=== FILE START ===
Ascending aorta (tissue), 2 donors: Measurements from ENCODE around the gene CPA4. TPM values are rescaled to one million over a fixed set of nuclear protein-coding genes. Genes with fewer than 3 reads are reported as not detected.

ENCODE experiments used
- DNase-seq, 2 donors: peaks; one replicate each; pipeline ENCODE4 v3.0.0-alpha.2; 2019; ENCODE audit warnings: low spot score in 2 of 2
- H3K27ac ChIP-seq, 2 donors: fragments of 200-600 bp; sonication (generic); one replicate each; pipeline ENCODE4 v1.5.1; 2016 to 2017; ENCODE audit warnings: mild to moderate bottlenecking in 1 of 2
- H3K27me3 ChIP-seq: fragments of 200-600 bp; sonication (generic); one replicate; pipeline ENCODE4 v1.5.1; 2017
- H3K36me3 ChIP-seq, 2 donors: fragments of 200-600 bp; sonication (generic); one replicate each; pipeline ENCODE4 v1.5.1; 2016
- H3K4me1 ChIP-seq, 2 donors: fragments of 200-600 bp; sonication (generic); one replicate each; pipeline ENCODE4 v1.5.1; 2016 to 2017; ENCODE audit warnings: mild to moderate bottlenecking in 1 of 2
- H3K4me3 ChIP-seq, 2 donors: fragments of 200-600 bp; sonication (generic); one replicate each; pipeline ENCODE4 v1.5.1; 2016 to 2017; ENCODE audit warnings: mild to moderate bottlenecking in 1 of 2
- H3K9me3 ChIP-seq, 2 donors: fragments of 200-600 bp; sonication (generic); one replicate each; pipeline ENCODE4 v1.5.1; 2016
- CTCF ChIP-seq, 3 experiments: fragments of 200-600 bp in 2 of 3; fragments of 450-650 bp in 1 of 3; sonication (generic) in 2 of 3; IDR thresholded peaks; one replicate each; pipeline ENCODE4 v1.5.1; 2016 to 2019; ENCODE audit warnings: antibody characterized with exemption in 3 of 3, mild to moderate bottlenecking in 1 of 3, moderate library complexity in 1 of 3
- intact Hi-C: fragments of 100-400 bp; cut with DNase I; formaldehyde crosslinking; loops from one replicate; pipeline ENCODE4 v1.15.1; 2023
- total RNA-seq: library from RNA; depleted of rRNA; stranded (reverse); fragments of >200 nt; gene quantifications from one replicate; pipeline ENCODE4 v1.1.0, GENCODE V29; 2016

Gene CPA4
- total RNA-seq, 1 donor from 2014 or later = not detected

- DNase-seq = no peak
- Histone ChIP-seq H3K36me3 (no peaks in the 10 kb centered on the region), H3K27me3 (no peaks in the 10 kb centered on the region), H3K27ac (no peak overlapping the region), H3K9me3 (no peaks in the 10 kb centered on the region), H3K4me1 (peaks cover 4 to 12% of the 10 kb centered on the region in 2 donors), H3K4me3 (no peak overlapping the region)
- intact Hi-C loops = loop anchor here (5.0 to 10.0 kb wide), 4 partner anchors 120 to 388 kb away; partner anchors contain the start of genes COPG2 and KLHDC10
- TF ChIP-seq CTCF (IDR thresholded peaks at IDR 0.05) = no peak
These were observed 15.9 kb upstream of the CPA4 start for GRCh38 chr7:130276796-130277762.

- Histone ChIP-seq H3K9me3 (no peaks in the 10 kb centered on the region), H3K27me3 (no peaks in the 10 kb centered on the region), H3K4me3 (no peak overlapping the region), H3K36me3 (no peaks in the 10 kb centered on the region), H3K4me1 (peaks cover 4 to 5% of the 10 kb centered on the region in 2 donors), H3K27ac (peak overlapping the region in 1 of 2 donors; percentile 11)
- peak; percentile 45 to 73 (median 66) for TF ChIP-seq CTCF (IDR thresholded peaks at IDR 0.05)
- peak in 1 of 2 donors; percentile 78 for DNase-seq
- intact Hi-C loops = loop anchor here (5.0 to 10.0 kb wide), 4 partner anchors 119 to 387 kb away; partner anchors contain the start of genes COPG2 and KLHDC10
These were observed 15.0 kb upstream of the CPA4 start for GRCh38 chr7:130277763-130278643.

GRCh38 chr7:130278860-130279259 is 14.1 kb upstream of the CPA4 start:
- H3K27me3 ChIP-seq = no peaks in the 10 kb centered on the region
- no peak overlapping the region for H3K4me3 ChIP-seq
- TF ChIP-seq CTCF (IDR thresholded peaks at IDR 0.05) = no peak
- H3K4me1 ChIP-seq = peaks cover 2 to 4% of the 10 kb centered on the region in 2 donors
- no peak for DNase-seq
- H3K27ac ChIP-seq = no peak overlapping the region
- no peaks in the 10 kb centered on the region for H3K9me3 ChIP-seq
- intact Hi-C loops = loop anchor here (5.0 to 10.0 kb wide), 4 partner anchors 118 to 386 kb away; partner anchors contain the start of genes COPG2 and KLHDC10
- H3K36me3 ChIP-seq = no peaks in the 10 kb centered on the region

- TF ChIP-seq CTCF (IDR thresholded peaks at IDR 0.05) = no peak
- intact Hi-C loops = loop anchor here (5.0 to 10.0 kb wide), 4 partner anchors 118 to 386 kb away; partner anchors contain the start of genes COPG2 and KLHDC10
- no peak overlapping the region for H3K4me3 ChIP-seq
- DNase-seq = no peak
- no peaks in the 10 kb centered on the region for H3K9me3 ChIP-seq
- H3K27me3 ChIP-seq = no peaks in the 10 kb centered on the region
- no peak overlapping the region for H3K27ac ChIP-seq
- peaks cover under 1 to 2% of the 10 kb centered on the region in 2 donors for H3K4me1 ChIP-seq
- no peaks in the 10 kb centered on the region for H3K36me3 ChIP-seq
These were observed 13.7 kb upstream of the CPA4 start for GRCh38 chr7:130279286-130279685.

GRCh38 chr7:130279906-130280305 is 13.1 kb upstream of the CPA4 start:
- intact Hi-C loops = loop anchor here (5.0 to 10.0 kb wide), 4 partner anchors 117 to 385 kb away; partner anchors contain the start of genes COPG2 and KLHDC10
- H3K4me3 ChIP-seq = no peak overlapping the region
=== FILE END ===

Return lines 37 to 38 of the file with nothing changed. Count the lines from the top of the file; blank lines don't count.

- no peak overlapping the region for H3K4me3 ChIP-seq
- DNase-seq = no peak